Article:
California Governor Jerry Brown recently signed AB 2605 into law. This new law adds a new section to the California Labor Code (section 226.75) and exempts unionized employees who hold safety-sensitive positions at petroleum facilities from California’s rest and recovery period requirements.
Specifically, the new law states that the requirement that employees must be relieved of all duties during rest periods does not apply to an employee in a safety-sensitive position at a petroleum facility to the extent that the employee is required to do the following during a rest period:
- carry and monitor a communication device (e.g. a radio, pager, cell phone, etc.),
- respond to emergencies,
- remain on employer premises to monitor the premises and respond to emergencies.
If the employee is required to interrupt his or her rest period to address an emergency, after the emergency has been addressed the employer is required to “promptly” provide the employee with a “make up” rest period. If that “make up” rest period is not provided, then the employer will be required to pay the employee the missed rest period premium (i.e. one hour of pay at the employee’s regular rate of pay)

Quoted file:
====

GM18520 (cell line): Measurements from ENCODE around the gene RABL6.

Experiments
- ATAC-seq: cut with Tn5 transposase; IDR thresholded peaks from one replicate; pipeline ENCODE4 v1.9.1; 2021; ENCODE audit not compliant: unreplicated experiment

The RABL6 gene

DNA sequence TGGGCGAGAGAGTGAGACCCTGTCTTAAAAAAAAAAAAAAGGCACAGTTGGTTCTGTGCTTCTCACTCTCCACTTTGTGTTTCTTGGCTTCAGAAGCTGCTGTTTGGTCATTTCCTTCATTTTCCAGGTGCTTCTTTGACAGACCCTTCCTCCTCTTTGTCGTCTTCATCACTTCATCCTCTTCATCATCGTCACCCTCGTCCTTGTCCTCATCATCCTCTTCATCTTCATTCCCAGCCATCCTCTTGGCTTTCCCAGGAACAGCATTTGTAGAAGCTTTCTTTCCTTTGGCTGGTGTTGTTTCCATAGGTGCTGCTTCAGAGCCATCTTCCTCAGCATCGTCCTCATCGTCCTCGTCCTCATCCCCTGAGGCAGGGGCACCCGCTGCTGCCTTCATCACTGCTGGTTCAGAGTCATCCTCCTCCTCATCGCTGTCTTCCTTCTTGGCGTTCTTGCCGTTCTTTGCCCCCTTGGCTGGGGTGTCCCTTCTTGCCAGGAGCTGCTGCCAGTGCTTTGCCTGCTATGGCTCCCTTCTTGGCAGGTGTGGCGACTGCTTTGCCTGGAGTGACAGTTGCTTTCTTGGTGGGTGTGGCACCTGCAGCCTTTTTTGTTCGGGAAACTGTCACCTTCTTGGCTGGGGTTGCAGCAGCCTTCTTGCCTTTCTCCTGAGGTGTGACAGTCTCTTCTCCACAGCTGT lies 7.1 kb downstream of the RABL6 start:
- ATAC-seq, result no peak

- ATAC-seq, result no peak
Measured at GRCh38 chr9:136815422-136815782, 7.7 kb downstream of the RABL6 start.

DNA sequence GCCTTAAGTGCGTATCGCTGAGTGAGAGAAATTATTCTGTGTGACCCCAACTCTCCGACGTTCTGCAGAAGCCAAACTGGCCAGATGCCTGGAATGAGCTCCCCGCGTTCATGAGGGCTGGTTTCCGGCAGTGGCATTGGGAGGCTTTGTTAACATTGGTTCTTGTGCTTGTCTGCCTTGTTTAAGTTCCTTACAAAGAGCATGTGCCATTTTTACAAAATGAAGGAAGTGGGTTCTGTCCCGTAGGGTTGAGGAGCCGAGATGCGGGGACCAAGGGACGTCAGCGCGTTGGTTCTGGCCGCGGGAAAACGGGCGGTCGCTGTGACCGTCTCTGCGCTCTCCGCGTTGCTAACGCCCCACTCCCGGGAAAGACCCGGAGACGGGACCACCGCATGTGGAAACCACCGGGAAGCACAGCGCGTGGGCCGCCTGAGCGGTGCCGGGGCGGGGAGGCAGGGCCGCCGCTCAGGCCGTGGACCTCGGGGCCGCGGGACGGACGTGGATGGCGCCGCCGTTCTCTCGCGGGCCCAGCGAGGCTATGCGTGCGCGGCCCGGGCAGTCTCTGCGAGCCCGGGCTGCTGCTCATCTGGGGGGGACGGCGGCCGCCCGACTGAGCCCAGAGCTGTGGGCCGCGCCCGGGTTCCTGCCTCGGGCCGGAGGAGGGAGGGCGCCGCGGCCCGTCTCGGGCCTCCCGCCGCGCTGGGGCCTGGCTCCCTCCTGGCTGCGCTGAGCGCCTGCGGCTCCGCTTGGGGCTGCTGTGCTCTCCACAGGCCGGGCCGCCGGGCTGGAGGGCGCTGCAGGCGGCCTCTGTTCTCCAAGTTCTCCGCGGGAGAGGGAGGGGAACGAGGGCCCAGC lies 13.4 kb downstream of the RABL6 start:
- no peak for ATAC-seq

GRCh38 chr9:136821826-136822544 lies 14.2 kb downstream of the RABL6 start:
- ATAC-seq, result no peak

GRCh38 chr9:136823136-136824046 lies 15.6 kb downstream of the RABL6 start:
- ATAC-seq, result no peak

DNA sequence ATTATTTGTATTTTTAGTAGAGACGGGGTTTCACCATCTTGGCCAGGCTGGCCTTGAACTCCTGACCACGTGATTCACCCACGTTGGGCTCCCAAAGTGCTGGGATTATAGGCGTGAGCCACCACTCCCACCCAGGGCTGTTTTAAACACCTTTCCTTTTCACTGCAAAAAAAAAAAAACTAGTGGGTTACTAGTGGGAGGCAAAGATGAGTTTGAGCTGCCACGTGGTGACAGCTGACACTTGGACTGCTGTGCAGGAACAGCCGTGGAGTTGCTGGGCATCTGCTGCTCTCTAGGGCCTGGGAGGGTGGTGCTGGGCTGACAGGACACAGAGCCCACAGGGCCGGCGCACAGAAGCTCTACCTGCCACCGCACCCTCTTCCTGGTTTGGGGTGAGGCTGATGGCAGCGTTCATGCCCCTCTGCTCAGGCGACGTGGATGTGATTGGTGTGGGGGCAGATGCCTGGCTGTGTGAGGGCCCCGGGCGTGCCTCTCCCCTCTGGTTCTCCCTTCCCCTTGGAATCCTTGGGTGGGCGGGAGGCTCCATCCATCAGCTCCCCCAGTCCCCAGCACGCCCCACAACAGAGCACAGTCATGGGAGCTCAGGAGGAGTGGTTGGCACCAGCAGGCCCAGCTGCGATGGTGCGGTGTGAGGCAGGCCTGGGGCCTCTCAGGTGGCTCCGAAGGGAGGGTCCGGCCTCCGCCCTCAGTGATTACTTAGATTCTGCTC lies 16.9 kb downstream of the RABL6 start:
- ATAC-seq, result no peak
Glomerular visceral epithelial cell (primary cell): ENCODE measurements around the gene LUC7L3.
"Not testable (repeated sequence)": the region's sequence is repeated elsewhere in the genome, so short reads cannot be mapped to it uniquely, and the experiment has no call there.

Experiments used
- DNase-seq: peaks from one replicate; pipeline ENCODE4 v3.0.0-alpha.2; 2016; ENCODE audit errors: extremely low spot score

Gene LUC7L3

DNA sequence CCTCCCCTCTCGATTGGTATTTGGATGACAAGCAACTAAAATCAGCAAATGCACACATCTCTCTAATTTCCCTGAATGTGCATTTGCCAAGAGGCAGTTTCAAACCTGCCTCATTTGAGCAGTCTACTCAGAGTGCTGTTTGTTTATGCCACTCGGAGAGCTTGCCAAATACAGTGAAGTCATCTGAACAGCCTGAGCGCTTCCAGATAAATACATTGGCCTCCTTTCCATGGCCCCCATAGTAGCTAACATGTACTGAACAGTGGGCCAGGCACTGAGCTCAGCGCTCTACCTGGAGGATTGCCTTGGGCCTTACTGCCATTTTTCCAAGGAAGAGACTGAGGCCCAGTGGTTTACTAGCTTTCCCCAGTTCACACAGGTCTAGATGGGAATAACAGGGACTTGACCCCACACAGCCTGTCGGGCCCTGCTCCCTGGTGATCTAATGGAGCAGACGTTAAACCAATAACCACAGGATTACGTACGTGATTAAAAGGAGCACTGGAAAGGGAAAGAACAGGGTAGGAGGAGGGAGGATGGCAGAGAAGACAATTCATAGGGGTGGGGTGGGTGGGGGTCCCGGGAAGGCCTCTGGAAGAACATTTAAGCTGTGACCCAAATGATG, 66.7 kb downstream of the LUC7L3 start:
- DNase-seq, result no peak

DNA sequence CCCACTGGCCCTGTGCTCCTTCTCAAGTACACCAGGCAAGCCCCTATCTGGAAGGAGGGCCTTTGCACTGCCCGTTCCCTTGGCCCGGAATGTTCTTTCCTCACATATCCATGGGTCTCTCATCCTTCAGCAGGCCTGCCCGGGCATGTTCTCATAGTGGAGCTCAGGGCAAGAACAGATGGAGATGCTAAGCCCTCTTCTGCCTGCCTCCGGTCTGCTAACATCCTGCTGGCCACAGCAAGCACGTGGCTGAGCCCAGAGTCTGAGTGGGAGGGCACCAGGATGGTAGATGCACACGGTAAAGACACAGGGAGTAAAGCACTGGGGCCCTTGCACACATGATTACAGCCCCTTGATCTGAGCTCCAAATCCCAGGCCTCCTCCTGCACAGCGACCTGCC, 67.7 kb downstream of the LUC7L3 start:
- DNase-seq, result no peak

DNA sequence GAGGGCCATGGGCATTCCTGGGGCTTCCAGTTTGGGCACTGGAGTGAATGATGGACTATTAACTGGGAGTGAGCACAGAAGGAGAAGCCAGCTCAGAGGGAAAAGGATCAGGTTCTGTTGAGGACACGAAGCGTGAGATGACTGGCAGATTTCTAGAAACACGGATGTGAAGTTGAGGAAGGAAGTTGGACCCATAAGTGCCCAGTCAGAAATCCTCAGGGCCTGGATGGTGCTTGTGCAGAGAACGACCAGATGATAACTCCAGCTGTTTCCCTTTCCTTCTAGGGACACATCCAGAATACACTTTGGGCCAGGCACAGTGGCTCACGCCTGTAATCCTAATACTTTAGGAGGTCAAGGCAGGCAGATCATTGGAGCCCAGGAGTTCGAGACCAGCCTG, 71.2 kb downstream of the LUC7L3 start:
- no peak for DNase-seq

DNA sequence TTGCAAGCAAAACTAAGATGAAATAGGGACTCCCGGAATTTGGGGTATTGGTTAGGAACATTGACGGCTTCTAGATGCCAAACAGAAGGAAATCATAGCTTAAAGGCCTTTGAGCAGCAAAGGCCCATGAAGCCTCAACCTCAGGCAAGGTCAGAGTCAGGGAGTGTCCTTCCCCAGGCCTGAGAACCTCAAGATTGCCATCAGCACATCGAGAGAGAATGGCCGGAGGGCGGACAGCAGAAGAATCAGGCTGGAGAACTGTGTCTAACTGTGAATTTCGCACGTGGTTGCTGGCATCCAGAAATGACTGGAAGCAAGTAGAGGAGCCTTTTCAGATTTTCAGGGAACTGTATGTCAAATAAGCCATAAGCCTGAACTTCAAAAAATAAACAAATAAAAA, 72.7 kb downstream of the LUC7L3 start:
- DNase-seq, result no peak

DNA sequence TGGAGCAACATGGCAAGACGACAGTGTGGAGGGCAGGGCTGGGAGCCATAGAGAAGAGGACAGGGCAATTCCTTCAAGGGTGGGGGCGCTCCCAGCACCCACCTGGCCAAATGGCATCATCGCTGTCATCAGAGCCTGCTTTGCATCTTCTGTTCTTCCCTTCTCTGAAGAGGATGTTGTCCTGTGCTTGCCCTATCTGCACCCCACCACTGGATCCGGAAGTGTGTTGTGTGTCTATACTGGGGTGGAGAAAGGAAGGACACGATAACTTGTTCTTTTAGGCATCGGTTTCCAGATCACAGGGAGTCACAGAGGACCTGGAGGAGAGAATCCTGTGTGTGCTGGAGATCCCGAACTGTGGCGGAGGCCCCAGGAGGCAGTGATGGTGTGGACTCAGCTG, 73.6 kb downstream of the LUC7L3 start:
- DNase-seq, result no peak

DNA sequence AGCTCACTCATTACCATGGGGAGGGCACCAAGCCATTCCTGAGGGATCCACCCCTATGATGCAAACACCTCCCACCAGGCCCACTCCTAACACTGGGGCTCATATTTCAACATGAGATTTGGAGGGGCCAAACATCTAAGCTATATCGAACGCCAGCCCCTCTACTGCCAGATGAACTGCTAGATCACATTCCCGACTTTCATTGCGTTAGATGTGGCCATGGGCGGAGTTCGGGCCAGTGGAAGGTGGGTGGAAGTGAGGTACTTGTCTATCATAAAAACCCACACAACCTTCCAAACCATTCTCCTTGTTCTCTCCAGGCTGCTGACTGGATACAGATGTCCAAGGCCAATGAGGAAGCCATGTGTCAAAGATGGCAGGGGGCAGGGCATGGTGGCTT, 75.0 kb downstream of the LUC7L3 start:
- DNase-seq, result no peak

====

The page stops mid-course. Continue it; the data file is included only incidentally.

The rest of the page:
For purposes of this new law, the following terms mean:
- “Petroleum facilities” means petroleum refineries, marine and onshore terminals handling crude oil and petroleum products, bulk marketing terminals, asphalt plants, gas plants, catalyst plants, carbon plants, and any other facility involved in the processing, refining, transport, or storage of crude oil or petroleum products.
- “Safety-sensitive position” means a job in which the employee’s job duties reasonably include responding to emergencies at a petroleum facility.
- “Emergency” means a situation or event requiring prompt or immediate intervention to prevent or respond to a disruption in normal operations, which could cause harm to employees, equipment, the environment, or the community.
This law only applies to employees subject to Industrial Welfare Commission Wage Order No. 1 who meet both of the following criteria:
- The employee is covered by a valid collective bargaining agreement.
- The valid collective bargaining agreement expressly provides for the wages, hours of work, and working conditions of employees, and expressly provides for rest periods for those employees, final and binding arbitration of disputes concerning application of its rest period provisions, premium wage rates for all overtime hours worked, and a regular hourly rate of pay of not less than 30 percent more than the state minimum wage rate.
The new law goes into effect immediately and has a sunset date of January 1, 2021 (unless extended by the legislature).